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Before transformed into one of the best diving sites near San Diego, the Ruby E was a coast guard cutter, rum runner and fishing vessel.
|Name Dive Site:||Ruby E|
|Depth: ||65-91ft (20-28m)|
|Inserted/Added by: ||ken, © Author: Channel Islands Dive|
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The Ruby E began her life as the Coast Guard Cutter named Cyane (WPC-105) and was built in 1934 in Seattle Washington. She was 165' long and designed to intercept "rum runners" during prohibition years. She was built to travel fast to reach and pursue the rum runners that were operating along the entire West Coast. The only problem with this was, she was completed after prohibition ended and was now not needed for her original purpose so the Coast Guard found a new purpose for her off the Alaskan coast where she served for 16 years, until she was decommissioned in 1950. Her career included Bering Sea and Alaskan Anti-Submarine Patrols during WWII.
In 1954, she was sold, renamed the Can Am and converted into a fish-processing vessel with several modifications and afterwards she was sent to fish the waters off Central and South America. Sometime afterwards she was reportedly impounded by customs officers in South America for drug smuggling.
Sold again, the Can Am was renamed the Ruby E and outfitted as a salvage vessel. She was seized as bank repossession because the owners could not repay their bank loans and she sat in San Diego harbor until purchased by the San Diego Tug and Barge Company. After being scrapped the Ruby E was donated to be sunk in wreck alley as a dive attraction and artificial reef off Mission Bay. After being environmentally cleaned and made accessible to divers by cutting holes in various parts of the ship she was ready to take her place on the ocean floor in Wreck Alley.
The morning of July 18, 1989 she was towed to a planned location off Mission Beach and anchored. The sea cocks were opened and it was hoped she would fill up with water and sink. The spectators watching the sinking waited and watched. By noon, the ship was still afloat with only a slight starboard list. Unknown to planners, two secret compartments were hidden in the bulkheads fore and aft of the engine room. These sealed compartments were used to hide drugs during its smuggling days and now prevented her from sinking.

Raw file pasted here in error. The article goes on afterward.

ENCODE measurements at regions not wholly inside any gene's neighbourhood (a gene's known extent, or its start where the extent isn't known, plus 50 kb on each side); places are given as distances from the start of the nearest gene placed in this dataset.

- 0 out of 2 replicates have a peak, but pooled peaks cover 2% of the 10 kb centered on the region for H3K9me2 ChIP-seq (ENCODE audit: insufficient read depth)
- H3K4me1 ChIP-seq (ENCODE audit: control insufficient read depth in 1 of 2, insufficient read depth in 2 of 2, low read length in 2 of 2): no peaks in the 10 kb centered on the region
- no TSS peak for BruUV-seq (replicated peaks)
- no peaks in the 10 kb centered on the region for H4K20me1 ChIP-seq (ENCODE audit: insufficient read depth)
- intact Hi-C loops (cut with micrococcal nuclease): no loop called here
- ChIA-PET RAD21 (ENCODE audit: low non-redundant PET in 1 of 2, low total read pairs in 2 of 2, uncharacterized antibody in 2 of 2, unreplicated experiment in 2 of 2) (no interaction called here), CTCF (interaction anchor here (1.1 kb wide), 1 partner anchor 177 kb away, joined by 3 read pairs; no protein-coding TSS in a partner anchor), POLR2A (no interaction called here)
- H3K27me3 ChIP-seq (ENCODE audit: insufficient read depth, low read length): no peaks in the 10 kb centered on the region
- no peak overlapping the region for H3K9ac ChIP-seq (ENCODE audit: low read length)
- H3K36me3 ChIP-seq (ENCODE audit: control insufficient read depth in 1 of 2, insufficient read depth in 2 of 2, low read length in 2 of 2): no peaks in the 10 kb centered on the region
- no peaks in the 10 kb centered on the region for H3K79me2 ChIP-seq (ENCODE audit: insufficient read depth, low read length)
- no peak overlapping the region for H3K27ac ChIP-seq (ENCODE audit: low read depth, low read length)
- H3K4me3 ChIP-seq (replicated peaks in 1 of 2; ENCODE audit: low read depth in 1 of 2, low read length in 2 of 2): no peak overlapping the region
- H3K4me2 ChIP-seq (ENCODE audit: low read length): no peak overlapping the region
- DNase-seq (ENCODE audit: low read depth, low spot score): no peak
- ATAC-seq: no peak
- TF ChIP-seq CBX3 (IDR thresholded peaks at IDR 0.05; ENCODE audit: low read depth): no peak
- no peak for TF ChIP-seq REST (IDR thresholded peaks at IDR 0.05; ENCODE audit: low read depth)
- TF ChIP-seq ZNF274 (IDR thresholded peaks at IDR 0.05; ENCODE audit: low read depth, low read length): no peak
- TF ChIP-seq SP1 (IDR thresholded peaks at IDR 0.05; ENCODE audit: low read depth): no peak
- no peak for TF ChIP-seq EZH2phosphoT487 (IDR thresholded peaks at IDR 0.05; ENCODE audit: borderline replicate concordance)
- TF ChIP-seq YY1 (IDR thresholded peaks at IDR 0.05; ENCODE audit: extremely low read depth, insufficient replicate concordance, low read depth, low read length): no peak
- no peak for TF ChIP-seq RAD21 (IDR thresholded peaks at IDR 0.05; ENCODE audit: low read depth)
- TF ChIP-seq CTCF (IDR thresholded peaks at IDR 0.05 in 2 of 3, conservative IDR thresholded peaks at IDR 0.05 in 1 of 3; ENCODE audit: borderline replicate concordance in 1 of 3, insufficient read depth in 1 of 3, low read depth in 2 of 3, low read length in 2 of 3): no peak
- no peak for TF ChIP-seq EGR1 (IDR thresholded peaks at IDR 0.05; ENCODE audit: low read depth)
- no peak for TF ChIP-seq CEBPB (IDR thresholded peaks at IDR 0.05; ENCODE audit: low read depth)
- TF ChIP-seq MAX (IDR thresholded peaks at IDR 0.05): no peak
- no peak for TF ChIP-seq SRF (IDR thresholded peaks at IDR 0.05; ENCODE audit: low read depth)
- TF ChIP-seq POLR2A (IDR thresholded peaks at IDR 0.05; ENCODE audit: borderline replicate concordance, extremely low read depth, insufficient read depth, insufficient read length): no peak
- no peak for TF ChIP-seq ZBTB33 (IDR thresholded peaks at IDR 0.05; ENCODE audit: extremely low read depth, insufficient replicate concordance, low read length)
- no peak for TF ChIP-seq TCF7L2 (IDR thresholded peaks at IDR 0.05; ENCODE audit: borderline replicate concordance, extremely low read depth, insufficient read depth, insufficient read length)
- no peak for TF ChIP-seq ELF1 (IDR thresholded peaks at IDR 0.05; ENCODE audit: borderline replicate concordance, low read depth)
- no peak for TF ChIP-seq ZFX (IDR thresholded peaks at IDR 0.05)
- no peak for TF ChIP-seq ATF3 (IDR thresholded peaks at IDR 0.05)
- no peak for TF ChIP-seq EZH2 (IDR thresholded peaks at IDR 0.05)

Local lifeguards brought several large pumps on board to speed up the flooding. It took awhile and finally, at 3:30 PM the lifeguards were forced to abandon the Ruby E as she began to sink. With her stern leading the plunge, she rolled briefly onto her starboard side as seawater approached her amidships. Suddenly, her bow and forward compartment shot straight up into the sky, before slowly sinking to the bottom where she has become an excellent addition to Wreck Alley.
Diving the Ruby E can be awesome on those perfect days when the visibility is at its best. For the most part she sits upright in 85' of water on a sand bottom. She is intact and with her being made diver friendly she is easy to dive. For the experienced and certified wreck divers there are areas that can be penetrated. Visibility can be 10'-70' and on average is 15'-20'. Water temperature is usually 50's to 60's depending on the time of year. Most of the wreck is covered with growth, such as strawberry anemones and a small kelp bed on top of the wheelhouse.
More about California wreck diving, please visit the California Wreck Divers (CWD) website along with another excellent resource, the book Shipwrecks of Southern California by Bonnie J. Cardone and Patrick Smith.
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